One of the things I really enjoy about being here, or traveling in general, is that I end up learning more about my own culture. It’s often like there is a bright spotlight shining down on my assumptions. The next few posts are going to be examples. (I tried to make this one post, but it became entirely too long.)

Answers

Time after time I will ask my translator, counterpart, or staff some question. It doesn’t matter if it is factual, evaluative, or rhetorical – they will provide me with an answer. And the most common answer is “Maybe.” Let me give some examples:

Me: Will Mr. Koshan be back in the office this afternoon?

Translator: Maybe.

Or

Me: The unit has asked me to provide them with [insert topic] training. When will they all be in the office so I can give the training?

Counterpart: Maybe this afternoon.

Me: I know one team has a meeting this afternoon at the ministry. What about tomorrow morning?

Counterpart: Okay.

Me: Is there a projector available tomorrow morning?

Counterpart: Maybe.

Me: I’ll go track one down before the training.

Or

Me: Have you completed translating the flowchart?

Translator: Almost.

Me: So you will be finished by the end of the day?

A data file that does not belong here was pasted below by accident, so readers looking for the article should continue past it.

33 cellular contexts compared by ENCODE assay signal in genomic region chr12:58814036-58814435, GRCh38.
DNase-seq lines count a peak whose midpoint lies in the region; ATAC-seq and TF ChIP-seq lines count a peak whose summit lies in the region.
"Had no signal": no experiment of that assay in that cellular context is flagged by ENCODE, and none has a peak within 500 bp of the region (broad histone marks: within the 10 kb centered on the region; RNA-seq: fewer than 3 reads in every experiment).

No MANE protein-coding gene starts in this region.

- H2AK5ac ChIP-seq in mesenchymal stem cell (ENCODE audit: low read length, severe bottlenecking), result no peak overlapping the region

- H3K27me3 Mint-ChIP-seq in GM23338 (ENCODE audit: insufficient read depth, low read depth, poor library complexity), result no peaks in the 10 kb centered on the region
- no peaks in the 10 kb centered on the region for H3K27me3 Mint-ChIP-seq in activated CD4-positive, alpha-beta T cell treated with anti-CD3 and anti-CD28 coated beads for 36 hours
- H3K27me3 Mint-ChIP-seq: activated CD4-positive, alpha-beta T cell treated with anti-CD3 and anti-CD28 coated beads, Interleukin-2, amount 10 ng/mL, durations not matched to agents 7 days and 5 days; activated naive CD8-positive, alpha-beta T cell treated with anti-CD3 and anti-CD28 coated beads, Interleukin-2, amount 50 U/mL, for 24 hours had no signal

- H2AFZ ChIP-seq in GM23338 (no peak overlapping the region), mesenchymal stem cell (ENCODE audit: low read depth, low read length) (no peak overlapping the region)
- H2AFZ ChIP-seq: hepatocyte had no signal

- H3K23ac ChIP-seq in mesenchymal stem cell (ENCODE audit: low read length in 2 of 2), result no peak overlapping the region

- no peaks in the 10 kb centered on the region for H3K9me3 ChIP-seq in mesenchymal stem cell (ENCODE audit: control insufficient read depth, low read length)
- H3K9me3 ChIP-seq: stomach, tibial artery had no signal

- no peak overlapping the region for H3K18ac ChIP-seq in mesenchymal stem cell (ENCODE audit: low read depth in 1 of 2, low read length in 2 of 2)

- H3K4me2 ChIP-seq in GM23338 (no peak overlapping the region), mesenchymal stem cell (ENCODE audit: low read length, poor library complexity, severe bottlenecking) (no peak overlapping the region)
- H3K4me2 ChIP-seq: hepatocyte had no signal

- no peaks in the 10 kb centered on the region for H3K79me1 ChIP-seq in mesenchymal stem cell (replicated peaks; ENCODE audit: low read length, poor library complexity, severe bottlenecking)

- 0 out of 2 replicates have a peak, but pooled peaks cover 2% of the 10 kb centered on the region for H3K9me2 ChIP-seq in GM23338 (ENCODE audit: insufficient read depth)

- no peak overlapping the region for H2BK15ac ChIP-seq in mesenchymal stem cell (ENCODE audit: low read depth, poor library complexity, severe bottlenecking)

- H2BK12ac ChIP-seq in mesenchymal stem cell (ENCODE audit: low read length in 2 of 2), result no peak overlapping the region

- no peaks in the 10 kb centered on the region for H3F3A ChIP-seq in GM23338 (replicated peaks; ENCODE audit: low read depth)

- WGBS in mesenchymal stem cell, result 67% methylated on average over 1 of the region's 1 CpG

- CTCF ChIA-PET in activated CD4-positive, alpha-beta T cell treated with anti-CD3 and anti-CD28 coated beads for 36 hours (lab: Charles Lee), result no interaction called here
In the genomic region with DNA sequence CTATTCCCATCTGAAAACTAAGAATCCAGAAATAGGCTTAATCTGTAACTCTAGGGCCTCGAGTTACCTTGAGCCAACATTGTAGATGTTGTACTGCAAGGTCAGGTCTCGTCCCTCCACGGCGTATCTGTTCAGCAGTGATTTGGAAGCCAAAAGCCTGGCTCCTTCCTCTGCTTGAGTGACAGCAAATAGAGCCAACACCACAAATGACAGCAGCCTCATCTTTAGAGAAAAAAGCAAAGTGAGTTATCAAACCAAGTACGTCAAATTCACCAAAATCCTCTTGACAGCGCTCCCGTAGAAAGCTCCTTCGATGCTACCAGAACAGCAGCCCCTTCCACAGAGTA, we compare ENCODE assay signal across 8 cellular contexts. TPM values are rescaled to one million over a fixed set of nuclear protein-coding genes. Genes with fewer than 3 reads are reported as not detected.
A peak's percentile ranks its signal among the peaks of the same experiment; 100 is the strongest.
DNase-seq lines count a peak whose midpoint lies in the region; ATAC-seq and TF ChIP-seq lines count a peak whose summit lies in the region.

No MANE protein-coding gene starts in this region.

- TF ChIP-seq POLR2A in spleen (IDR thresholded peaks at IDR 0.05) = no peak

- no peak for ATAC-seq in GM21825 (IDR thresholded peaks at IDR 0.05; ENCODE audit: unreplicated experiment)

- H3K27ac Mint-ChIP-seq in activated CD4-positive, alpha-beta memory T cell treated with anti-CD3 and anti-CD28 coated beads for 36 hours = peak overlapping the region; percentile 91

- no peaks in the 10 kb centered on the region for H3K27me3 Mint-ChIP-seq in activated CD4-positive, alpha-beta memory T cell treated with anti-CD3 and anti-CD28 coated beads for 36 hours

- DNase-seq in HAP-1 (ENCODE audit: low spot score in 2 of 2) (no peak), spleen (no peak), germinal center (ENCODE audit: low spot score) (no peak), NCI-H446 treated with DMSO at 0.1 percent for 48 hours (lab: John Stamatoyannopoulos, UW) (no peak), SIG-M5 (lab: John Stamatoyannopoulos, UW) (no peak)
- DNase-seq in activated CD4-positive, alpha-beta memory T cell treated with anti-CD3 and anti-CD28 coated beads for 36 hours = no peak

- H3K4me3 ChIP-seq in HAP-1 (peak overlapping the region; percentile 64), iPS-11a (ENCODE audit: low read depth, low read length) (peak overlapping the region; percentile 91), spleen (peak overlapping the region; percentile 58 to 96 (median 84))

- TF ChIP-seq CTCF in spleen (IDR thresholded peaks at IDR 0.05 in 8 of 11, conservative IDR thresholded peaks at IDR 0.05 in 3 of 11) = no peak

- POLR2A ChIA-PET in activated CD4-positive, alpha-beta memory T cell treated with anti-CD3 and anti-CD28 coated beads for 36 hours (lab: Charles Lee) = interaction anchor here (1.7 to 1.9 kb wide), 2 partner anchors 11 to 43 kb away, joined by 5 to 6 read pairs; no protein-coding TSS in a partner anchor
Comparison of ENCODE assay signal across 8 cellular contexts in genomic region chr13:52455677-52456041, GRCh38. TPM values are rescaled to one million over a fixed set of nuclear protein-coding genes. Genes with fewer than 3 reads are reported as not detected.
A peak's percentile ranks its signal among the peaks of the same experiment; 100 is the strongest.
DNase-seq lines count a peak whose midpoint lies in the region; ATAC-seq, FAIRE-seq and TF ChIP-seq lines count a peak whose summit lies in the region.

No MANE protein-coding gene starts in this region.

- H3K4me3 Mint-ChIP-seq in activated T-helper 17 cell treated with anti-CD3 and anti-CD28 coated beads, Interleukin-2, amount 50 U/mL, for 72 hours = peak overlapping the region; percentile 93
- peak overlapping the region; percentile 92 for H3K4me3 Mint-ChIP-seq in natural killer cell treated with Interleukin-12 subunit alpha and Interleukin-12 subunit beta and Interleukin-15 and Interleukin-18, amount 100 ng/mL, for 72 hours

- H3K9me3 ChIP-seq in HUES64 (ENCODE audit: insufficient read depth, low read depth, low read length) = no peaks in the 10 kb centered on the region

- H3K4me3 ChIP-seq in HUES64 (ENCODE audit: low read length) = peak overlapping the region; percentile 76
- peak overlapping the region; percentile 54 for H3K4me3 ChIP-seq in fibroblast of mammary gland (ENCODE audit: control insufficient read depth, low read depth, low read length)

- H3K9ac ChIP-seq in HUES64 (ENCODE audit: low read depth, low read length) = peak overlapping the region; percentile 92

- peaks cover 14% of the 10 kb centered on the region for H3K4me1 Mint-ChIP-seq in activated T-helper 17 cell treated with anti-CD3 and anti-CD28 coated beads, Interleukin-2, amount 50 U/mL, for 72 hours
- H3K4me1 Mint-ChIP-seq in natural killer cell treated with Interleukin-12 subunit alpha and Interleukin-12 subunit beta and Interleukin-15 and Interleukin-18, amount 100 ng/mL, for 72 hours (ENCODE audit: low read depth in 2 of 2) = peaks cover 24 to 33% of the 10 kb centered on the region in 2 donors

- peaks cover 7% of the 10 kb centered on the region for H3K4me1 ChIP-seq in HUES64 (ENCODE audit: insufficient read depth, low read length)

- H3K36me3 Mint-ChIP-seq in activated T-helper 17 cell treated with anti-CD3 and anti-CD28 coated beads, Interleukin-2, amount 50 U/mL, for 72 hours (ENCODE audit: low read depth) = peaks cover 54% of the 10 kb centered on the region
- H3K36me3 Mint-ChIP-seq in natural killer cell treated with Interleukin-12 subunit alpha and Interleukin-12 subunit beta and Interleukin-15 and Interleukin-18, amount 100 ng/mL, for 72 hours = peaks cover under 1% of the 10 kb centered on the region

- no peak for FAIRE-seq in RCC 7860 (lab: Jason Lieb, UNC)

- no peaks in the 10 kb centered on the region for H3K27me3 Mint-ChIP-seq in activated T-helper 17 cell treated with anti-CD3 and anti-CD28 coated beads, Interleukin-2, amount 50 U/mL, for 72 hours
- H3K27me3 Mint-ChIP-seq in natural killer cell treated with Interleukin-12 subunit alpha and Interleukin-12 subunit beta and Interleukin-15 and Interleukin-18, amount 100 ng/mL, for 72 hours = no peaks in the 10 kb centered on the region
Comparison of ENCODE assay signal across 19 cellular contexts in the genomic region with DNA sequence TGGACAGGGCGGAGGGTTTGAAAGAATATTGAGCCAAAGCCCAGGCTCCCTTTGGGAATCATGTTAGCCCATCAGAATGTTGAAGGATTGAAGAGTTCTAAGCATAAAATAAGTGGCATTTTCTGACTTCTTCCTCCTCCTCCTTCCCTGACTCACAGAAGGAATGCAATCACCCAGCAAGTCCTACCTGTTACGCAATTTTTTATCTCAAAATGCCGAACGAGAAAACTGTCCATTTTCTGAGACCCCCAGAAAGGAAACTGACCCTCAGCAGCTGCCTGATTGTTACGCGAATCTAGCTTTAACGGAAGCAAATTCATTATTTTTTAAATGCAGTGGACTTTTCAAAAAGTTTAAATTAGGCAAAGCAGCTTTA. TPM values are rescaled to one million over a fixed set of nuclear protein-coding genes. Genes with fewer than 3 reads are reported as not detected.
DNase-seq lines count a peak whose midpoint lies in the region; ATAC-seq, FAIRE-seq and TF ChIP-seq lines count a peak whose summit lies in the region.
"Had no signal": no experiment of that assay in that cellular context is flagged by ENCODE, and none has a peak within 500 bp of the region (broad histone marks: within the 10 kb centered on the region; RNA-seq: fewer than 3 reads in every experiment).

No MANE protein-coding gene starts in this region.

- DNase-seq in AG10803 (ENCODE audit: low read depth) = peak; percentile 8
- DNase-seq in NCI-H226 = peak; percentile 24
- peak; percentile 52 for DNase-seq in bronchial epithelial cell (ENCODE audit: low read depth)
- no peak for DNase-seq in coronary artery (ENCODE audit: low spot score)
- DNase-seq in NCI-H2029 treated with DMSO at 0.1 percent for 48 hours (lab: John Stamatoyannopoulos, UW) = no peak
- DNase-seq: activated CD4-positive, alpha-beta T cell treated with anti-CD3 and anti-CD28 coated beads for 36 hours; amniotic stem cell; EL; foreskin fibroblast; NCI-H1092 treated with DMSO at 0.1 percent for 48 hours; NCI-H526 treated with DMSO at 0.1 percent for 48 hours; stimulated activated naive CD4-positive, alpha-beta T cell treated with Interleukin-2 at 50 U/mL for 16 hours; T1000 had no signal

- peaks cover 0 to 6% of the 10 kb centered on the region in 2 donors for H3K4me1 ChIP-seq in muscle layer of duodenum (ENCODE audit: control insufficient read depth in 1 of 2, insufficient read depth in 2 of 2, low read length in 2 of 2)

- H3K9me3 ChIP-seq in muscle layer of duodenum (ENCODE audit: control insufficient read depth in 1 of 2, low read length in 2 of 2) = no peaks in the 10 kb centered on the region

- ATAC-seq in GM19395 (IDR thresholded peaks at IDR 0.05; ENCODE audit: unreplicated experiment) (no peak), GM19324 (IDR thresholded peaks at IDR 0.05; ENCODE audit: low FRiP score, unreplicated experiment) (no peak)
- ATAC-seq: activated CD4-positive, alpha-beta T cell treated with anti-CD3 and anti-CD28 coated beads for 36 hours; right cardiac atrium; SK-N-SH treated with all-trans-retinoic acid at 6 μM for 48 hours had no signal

Translator: Well, maybe tomorrow.

Me (smiling): Do you know the definition of “almost?” (I can ask this sarcastically because we’ve had this discussion numerous time.)

Translater: Well, yeah.

 

What is obvious from these conversations is that I’m looking for exact information, which I clearly don’t get. There are 2 cultural issues.

First, Afghans cannot say “I don’t know.” It literally is impossible. Saying you don’t know something is like indicating you have a personal failing. To say “I don’t know” implies that you are irresponsible and not to be trusted. (I’ve asked Afghans and Afghan-Americans about this.) In the US, while we are supposed to know a lot, we put a lot of value in understanding the things we don’t know. And in business, we give bonus points to people who not only understand what they don’t know but also have initiative to find the answer. We would expect the response: “I don’t know, but I will go ask/find out.”

Second, what is true or isn’t true is quite fluid in Afghan culture.  Whether you can plan for something (even if you are the boss), is extremely difficult because you never know what will happen to change the situation. When someone goes on vacation, you never get the exact date that they will return to work. There are so many reasons someone could be delayed that it’s best just not to plan. In the US, planning things in advance is extremely important; it’s what keeps things moving forward. And this is probably a large reason why things do keep moving forward even when, for example, the boss is out of town.


Advertisements